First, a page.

£500 if your love of food's the write stuff
YOUNG food writers have the chance to win a top award and have their work published.
The second Carol Trewin competition has just been launched by Topsham food and drink writer Marc Millon and James Crowden, author and publisher.
"We are looking for people who are passionate about the food of the South West," says organiser James, who runs the Somerset-based publishing company Flagon Press.
James lost his long-term partner Carol Trewin to cancer in 2009. Carol died at the age of 56 after a long battle with leukaemia. She worked as a food writer.
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James decided to set up The Carol Trewin Young Food Writers' Award in her memory in 2010.
"Carol believed in looking deeply into the issues surrounding food and how it is produced. She always wanted to go beyond the press release and really find out what was going on," says James.
"She was very attached to the Westcountry, its landscape and its traditions. The idea of this prize is to encourage the next generation of food writers and journalists to take food and drink seriously, as she did."
Since the competition was first launched two year ago, it has attracted entrants from many talented writers.
"It is open to everyone who lives in or has links with the Westcountry," says James. "I'm want this award to inspire many people who love the food and drink of our region, as Carol did."
Carol was multi-talented but above all it was her food writing that brought her to national attention. She was the author of three books: Gourmet Cornwall, Cornish Fishing and Seafood, and The Devon Food Book.
Westcountry Chef Rick Stein said: "We were very lucky to have a journalist of Carol's calibre covering food and drink in Devon and Cornwall. She had a real love of everything local but because she was such a good writer whatever she chose to write about, from local fishing and seafood through to her overriding passion for the Devon and Cornwall food industry, was of great value."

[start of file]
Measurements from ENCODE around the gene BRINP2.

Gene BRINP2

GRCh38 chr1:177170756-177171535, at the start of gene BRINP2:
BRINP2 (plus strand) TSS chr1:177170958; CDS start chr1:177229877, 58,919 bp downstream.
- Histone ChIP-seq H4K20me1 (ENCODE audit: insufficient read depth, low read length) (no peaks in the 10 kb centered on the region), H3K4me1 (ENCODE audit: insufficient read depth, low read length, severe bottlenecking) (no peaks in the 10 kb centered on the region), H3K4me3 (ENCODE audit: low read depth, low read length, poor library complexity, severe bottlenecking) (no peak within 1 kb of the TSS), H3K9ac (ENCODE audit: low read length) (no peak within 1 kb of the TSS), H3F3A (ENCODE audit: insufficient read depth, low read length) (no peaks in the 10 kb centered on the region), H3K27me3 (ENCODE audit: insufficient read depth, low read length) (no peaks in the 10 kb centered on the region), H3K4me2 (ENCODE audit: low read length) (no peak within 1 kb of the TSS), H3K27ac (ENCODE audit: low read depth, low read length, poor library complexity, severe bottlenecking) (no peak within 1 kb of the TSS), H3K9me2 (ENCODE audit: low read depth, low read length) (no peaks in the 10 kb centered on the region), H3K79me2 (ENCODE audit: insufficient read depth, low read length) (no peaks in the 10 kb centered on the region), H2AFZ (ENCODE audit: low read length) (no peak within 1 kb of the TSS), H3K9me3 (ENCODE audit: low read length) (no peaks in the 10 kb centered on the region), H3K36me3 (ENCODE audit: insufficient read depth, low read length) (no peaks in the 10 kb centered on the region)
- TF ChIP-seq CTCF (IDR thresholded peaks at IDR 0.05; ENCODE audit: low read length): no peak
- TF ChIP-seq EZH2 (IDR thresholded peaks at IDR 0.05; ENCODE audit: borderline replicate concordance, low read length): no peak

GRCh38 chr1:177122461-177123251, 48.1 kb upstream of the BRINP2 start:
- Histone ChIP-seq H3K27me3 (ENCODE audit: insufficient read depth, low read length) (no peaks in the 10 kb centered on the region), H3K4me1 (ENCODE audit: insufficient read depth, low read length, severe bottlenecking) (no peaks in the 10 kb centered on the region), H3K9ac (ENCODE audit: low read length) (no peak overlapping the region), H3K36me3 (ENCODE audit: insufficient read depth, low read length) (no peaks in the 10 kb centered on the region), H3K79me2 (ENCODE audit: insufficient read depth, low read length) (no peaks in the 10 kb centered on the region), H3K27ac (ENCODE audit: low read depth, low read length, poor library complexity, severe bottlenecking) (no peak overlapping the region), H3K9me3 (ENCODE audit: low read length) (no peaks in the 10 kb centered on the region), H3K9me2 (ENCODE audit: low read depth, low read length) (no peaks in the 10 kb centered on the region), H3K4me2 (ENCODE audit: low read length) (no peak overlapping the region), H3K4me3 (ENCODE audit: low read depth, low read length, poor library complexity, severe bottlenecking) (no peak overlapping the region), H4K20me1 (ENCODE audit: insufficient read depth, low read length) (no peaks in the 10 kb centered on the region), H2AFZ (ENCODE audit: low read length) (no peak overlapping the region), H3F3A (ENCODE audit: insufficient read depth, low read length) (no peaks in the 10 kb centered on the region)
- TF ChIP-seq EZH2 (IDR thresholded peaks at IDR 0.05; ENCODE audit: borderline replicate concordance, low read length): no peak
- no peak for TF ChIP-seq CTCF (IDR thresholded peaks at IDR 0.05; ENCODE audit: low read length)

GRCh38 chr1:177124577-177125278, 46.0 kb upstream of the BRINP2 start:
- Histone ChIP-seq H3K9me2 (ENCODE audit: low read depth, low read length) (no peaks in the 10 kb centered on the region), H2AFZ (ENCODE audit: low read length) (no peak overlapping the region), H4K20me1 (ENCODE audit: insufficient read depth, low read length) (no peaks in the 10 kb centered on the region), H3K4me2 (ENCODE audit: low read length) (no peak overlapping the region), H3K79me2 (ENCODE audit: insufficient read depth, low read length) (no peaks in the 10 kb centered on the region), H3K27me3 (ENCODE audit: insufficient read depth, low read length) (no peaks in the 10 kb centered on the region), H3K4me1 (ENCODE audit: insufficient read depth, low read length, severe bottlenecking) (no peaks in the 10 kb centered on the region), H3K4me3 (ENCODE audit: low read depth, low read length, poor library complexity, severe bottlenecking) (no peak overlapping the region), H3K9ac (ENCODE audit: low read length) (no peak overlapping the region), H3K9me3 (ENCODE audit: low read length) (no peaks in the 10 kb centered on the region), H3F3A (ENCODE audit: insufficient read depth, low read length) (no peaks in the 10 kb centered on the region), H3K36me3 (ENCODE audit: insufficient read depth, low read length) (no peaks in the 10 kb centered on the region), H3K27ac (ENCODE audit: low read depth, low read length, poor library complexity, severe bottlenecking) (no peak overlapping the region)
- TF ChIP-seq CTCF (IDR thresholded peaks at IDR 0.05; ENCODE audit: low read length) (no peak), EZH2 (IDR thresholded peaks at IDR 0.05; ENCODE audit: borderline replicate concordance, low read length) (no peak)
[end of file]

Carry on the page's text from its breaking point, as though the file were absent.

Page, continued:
Michael Caines, two star Michelin chef, from Exeter's ABode Hotel said the award was a great way to promote local food and drink.
"Food journalism is an important part of our culture. There is no better example of this than Carol Trewin's work," he said. "It is important that we encourage and nurture future generations of food writers and this competition does exactly that."
Megan Saunders, from Payhembury, the winner of the first award, said she would encourage anyone interested in writing about food to enter.
"The knowledge and connections gained during the experience helped me to explore my interests around food writing and to define what I would like to pursue in my professional future," she said.
Marc Millon, food and wine writer and co-organiser of the award, said it is one of very few awards that encourages intelligent and investigative food writing and the first competition had attracted a host of impressive entries.
"They were all of a high standard and any one of them could have been a winner," he said. "But Megan's essay stood out for its originality, as well as her first-hand research and the vibrancy of her writing.
"Carol herself was brilliant at digging deeply into the soil of a story, getting her hands dirty, pulling out the tenacious roots that truly reflected the realities of food, farming and life.
"So it is great that her award is now encouraging and inspiring young people to do the same. I was so impressed with the quality and depth of the first year award finalists' finished stories. They too dug deep, got their hands dirty, and explored their varied topics with real passion and vigour.
"I hope that this year's award will inspire more young food writers to get out and explore, investigate, taste and write."
For more details on the award visit: www.caroltrewin.org.uk